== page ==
On the issues of emergency backup, Pui Hin reported that HawTel does not provide ISDN service on Mauna Kea. Jonathan Chock suggested that Keck might be able to help. Keck has an extra T1 port which can be used to route the MKOCN internet traffic to Keck's Waimea headquarter where ISDN service is available. However, ISDN is also not currently available to MHPCC, which seems to be the most logical alternate Internet access provider.

    Pui Hin pointed out that we might learn something from the upcoming BOF session for remote observing at the SPIE.

  9. Emergency Communication System at the Summit
  10. Pui Hin reported that HawTel will be able to provide a system with auxillary ring circuits. In this system, one telephone will be designated as the host. When the receiver of the host is lifted, all participating phones will ring. When a remote participating phones is off the hook, only the host will ring. Such a system will cost each participant a one time installation fee of $76.80 and a monthly fee of $161.40.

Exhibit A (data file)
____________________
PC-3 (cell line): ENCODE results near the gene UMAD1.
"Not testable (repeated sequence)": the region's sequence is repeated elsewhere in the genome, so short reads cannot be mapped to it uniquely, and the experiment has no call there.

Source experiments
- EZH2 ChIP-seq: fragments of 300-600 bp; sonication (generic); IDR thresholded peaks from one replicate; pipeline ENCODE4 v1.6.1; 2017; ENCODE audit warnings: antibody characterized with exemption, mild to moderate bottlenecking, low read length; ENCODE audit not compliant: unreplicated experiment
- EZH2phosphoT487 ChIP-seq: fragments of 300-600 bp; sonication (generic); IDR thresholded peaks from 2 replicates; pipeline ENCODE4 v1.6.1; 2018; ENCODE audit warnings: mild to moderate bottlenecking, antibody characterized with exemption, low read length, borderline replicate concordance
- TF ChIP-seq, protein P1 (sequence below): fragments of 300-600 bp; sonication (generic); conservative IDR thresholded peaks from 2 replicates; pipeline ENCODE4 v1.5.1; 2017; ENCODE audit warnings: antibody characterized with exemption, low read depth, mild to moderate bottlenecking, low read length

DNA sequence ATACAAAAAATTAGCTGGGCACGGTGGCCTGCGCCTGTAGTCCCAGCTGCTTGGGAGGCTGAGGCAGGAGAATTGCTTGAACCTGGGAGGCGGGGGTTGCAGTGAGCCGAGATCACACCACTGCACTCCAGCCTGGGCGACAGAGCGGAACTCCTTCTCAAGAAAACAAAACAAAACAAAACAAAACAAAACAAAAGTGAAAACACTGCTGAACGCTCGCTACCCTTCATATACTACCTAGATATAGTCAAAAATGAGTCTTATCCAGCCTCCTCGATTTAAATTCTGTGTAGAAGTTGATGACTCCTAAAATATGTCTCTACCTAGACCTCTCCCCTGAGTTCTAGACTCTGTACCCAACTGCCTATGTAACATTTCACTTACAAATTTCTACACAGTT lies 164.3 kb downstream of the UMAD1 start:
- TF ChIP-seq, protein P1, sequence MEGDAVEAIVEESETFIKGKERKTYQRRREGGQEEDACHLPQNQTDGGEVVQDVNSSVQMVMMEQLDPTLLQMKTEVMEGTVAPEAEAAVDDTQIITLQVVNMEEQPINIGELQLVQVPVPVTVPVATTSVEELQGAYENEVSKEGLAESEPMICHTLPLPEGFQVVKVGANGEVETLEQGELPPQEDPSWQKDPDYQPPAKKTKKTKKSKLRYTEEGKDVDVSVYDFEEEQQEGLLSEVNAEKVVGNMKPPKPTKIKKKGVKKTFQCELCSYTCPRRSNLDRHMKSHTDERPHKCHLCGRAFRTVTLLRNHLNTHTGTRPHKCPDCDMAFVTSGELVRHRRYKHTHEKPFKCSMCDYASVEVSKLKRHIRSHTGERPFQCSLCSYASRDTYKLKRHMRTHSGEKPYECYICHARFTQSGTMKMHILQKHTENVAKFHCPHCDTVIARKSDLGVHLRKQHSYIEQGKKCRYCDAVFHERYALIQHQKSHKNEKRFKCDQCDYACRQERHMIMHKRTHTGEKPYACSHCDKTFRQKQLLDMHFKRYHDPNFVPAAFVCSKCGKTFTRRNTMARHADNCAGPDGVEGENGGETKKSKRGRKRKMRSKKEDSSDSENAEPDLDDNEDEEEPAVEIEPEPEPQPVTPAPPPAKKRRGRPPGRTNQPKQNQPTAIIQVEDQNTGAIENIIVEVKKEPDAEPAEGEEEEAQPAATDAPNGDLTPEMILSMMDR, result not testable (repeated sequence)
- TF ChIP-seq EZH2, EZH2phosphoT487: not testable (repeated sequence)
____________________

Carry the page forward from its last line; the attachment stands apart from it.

After some discussion, the group decided that what we need is something like an intercom system or a paging system. Jonathan Chock volunteered to look into it.

    Note: Since the meeting, Clayton Yugawa has proposed an alternate system.

  11. Further Discussion on ATM Support
  12. At our meeting of May 22, 1997, the group decided on June 1998 as a tentative date to have the public equipment in place. Pui Hin suggested that we should take a closer look now that the implementation date is getting close. Since networking equipment become obsolete in just two to three years time, it would be unwise to install the public equipment until we know we have enough participants to keep the cost down.